Monday, February 15, 2010

Still waiting for your tax return?

It could be because the Tax Office computer has been off

Things will start to look up for as many as half a million taxpayers from today.

They're caught in a backlog that began on the Australia Day long weekend when the Tax Office took the unusual step of turning off the aging computer system that processes tax returns and transferring all 27 million taxpayer records and 280 million forms to a new one.

Until days ago scarcely a return had been processed since.

Some test runs have made a dent the backlog of 705,000 unprocessed returns and 111,000 were to have been processed over the weekend.

If all works well when the new system is run at full speed from this morning most of the backlog will be cleared by the end of the month.

But some taxpayers will wait longer... Second Commissioner David Butler told a Senate committee Wednesday it would take some time to properly link the Tax Office and CentreLink databases. Taxpayers dealing with the Child Support Agency and students claiming youth allowance will also experience problems.

Asked why the Tax Office couldn't continue to run the old system while it set up the new one Mr Butler said the two would get out of sync. "We had to essentially turn the old system off, move all the data to the new one and then start processing on the new system going forward," he told the Committee. The Tax Office would consider paying interest on late returns.

The $434 million project is 50 per cent over budget and behind time. Originally due for completion in late 2009, then on January 27, then on February 8, it needs to be operating reliably before March when the next wave of company tax returns arrive.

The Auditor General found the original timetable "ambitious and, in hindsight, optimistic."

Governments had repeatedly loaded more work onto new the system, including the administration of Labor's First Home Saver Accounts and the Coalition's changes to superannuation.

The new system will replace more than 180 old computer systems, some more than 3 decades old.

It will form the backbone of the new pre-filled internet tax return service and the optional government calculated automatic tax returns recommended in the Henry Tax Review.

Published in today's SMH  and Age 


Related Posts

. At last - the half hour tax return!

. Who the Tax Office is Targeting

. Guess what? Henry examined the evidence


1 comments:

SteveJ said...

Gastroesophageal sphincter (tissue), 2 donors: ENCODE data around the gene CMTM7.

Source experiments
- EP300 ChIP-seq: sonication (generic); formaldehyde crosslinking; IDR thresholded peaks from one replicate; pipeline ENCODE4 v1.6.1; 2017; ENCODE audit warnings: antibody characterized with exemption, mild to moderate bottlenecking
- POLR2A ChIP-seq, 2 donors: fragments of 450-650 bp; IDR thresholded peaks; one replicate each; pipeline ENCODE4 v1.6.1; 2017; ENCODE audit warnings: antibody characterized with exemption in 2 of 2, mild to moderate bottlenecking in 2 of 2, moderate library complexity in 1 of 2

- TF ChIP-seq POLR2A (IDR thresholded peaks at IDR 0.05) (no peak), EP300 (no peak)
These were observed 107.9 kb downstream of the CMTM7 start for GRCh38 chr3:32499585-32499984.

After 50 years of I.T./Computing in the FedGovt, a $150-$200M over-run is so unremarkable that it attracts no comment. Even in Senate Estimates, nobody has ever challenged the parlous State of Practice. The closest we've come was (Minister) Joe Hockey questioning $30M being wasted on Centrelink's EDGE project...

What's going on???

This overspend/delay:
- Was it Predictable & Preventable?
- Has it Happened before?
- Why won't it happen again?

These questions aren't raised by ANAO. Apparently I.T./Computers are a "Consequence Free Zone".

Think of the private-sector managers who through incompetence or inaction caused the $150-$250M losses of DFAT's ADCNET system.

Did any of them suffer personal consequences? Indeed, how many of them continued working on Govt. contracts?

Is this Good Governance or Prudent Management or Effective use of Public Monies? You'd think Dept. of Finance would have an opinion under s44 of the FMAA.

Is it ever acceptable for Professionals to repeat or allow Known Faults, Failures and Errors?

So why do poor performances not only get accepted, but go unremarked and unchallenged.

A couple of real questions:
- Could the Fed. Govt. operate in the face of a major I.T. meltdown? What level of dependency is there in the Public Service on I.T./Computers?

- If we could only use 1965 technology, would there be any unemployment in Aus? What would it take to run ATO, Centrelink/etc, ABS, Defence, Customs, Finance/Treasury with limited technology?

The first commercial computer was sold in 1950. By 1960, computers were being used by Govt. orgs in Canberra.

By 1990, all Govt. financial and backend systems/apps were dependant on I.T./computer systems.

By 2000, all frontend/day-to-day operations were dependant on PC's and other systems.

Nick Carr asserted "I.T. Doesn't Matter" - as a competitive advantage, not as an essential business function.

But reasonable I.T. is essential for Government to operate these days.

Yet Politicians, Agency Heads, CIO's and the various bodies charged with ensuring "Efficient, Effective, and Ethical use of (public) resources" (as mandated by s44 of the FMAA) don't take an interest.

Why?

The FedGov knows very well how to create a high-performance culture and its importance in mission critical applications.

In Aviation, incidents/accidents are reported, catalogued and investigated by ATSB/BASI and a seperate compliance/enforcement Agency, CASA, that hands out direct and personal penalties.

This is why we no longer "Chance it with Ansett"... And when the system breaks down, the Yogyakarta crash of 2007 not only happens, but is inevitable.

I guess the question in this game of Russian Roulette is: On who's watch will it all come unravelled?

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